Are you thinking about getting a pet?

Or perhaps you have one, or more than one pet, already. People love living with pets. They provide us with unconditional love, a reason to exercise, a non-judgemental listening ear or simply something to keep us warm on a cold night.

Pets can, however, also be hard work. They requiring feeding, grooming, walking, holiday care and expensive veterinary care.

Deciding to acquire a pet is a big step. Deciding when the best time is to bring that pet into your life could be a crucial decision in the overall success of your future relationship together.

Here are some common life stages that people choose to get a pet and the pros and cons of each.

Pets prior to having children

A pet gives couples the chance to nurture and the pet gets their undivided attention. Once children come along, the pet is often neglected for a time until a new routine is established. Some people may worry about the safety of their child with a pet who has no experience of babies and children.

Pets with a baby/toddler in the family

Many parents feel the overwhelming urge to nurture and bringing a pet into the family, while you have a young child, fulfills this need. Life becomes one big caring adventure!

Pets, however, can often suffer due to the lack of time available for their needs. Many breeders are reluctant to give their pets to families with young children, as they are aware of how little time people have to invest in care and supervision.

Young children and pets

When our children are pre-school and primary school aged, parents often have a little more time to devote to a pet.

There is no doubt that children love the companionship of a four-legged friend and a furry companion to play with share their secrets with.

Supervision of young children and pets is required. The pet should never be a babysitter!

Older children and pets

Most parents of teenagers have more free time to devote to a pet. The pet can also present an opportunity to extend your nurturing abilities, after your children have less need of your cuddles. Most teenagers love their pets but have little time for them. They may grudgingly walk their dog but don’t ask them to clean up poo!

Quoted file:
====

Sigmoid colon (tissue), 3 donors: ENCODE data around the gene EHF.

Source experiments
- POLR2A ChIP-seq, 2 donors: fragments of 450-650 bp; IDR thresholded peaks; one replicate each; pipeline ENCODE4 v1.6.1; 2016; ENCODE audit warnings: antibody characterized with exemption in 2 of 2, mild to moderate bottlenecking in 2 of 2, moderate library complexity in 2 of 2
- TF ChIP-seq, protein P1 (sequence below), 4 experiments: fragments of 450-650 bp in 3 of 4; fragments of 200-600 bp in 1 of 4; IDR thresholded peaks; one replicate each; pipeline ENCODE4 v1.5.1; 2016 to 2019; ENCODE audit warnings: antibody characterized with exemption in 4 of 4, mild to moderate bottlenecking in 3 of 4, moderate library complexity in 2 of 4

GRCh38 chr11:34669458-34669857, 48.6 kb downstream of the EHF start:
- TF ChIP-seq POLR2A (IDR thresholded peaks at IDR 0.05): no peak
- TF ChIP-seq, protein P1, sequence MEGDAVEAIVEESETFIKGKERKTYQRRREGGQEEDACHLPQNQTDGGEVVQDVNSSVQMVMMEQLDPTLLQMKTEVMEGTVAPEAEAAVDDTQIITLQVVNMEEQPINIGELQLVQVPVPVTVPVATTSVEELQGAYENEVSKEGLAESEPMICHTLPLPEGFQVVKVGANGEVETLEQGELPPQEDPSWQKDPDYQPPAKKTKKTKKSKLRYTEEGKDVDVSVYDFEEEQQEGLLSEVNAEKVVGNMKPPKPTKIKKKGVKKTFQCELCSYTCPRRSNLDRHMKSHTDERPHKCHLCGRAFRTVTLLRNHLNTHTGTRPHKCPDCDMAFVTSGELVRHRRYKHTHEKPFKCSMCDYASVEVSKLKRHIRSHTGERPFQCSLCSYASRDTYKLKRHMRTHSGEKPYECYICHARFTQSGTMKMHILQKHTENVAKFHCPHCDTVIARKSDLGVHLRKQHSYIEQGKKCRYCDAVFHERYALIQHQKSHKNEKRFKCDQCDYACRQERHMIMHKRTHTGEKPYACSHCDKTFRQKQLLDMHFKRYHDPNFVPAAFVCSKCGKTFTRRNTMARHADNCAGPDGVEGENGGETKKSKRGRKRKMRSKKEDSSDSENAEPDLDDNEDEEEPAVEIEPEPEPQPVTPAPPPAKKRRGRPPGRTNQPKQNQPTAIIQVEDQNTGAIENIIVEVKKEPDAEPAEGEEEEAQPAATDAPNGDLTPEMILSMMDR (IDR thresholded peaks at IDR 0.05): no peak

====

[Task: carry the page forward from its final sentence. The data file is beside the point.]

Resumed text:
Young adults and pets

When children have grown up with pets they often acquire one of their own as soon as they become independent. With busy careers and personal lives, often including lengthy travel periods, mum and dad often become pet-sitters!

The best time for a pet

In my experience, as an animal behaviour consultant, there is no right or wrong time to acquire a pet. The best time is when you have enough time to care for that pet.

As the mother in your family, the overwhelming majority of care for that pet, and guilt when you run out of time and energy, falls to you. You should be the one making the ultimate decision about the best time for a pet and the best pet to acquire.

One thing is certain – if you give the time and commitment to your pet, they will return that affection tenfold and, unlike your children, they won’t answer you back!

Are you thinking about a pet? Do you have a pet already? When did you acquire your pets and how did you make that decision?

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  • Mu kids would love a pet but for us the time is just not right yet